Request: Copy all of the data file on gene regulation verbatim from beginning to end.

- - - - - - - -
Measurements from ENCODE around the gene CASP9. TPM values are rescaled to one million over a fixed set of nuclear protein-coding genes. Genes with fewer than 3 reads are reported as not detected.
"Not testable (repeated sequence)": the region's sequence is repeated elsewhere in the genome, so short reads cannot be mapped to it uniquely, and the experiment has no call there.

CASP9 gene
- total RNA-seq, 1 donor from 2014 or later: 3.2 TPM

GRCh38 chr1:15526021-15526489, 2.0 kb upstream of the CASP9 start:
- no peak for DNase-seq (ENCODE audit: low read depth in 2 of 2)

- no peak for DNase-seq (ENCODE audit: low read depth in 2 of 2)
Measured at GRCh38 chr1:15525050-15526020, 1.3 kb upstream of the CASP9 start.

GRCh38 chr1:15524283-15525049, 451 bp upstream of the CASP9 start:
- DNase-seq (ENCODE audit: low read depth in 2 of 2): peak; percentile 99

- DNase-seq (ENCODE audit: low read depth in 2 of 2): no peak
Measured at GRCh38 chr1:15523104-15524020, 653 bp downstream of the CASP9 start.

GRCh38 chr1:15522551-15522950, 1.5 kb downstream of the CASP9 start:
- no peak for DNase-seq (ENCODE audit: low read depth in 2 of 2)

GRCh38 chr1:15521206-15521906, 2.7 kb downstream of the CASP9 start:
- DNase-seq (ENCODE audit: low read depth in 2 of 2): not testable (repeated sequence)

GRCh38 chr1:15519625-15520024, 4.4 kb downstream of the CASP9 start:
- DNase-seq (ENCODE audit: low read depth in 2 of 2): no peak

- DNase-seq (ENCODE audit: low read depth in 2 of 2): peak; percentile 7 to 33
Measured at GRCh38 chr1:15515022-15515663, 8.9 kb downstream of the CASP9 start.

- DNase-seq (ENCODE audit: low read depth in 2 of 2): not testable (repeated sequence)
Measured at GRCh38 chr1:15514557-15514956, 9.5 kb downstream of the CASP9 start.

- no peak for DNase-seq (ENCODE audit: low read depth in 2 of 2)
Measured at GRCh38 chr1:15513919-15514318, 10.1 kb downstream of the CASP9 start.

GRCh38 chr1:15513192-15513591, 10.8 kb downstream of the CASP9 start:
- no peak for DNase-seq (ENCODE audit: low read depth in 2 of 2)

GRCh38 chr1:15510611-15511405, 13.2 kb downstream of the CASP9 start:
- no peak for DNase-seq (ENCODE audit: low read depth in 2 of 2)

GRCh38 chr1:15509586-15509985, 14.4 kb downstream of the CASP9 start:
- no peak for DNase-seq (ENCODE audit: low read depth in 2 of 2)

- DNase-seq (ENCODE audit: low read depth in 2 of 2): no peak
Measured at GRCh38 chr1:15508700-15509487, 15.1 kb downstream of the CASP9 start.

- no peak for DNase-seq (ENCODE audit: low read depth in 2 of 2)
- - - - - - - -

Measurements from ENCODE around the gene CASP9. TPM values are rescaled to one million over a fixed set of nuclear protein-coding genes. Genes with fewer than 3 reads are reported as not detected.
"Not testable (repeated sequence)": the region's sequence is repeated elsewhere in the genome, so short reads cannot be mapped to it uniquely, and the experiment has no call there.

CASP9 gene
- total RNA-seq, 1 donor from 2014 or later: 3.2 TPM

GRCh38 chr1:15526021-15526489, 2.0 kb upstream of the CASP9 start:
- no peak for DNase-seq (ENCODE audit: low read depth in 2 of 2)

- no peak for DNase-seq (ENCODE audit: low read depth in 2 of 2)
Measured at GRCh38 chr1:15525050-15526020, 1.3 kb upstream of the CASP9 start.

GRCh38 chr1:15524283-15525049, 451 bp upstream of the CASP9 start:
- DNase-seq (ENCODE audit: low read depth in 2 of 2): peak; percentile 99

- DNase-seq (ENCODE audit: low read depth in 2 of 2): no peak
Measured at GRCh38 chr1:15523104-15524020, 653 bp downstream of the CASP9 start.

GRCh38 chr1:15522551-15522950, 1.5 kb downstream of the CASP9 start:
- no peak for DNase-seq (ENCODE audit: low read depth in 2 of 2)

GRCh38 chr1:15521206-15521906, 2.7 kb downstream of the CASP9 start:
- DNase-seq (ENCODE audit: low read depth in 2 of 2): not testable (repeated sequence)

GRCh38 chr1:15519625-15520024, 4.4 kb downstream of the CASP9 start:
- DNase-seq (ENCODE audit: low read depth in 2 of 2): no peak

- DNase-seq (ENCODE audit: low read depth in 2 of 2): peak; percentile 7 to 33
Measured at GRCh38 chr1:15515022-15515663, 8.9 kb downstream of the CASP9 start.

- DNase-seq (ENCODE audit: low read depth in 2 of 2): not testable (repeated sequence)
Measured at GRCh38 chr1:15514557-15514956, 9.5 kb downstream of the CASP9 start.

- no peak for DNase-seq (ENCODE audit: low read depth in 2 of 2)
Measured at GRCh38 chr1:15513919-15514318, 10.1 kb downstream of the CASP9 start.

GRCh38 chr1:15513192-15513591, 10.8 kb downstream of the CASP9 start:
- no peak for DNase-seq (ENCODE audit: low read depth in 2 of 2)

GRCh38 chr1:15510611-15511405, 13.2 kb downstream of the CASP9 start:
- no peak for DNase-seq (ENCODE audit: low read depth in 2 of 2)

GRCh38 chr1:15509586-15509985, 14.4 kb downstream of the CASP9 start:
- no peak for DNase-seq (ENCODE audit: low read depth in 2 of 2)

- DNase-seq (ENCODE audit: low read depth in 2 of 2): no peak
Measured at GRCh38 chr1:15508700-15509487, 15.1 kb downstream of the CASP9 start.

- no peak for DNase-seq (ENCODE audit: low read depth in 2 of 2)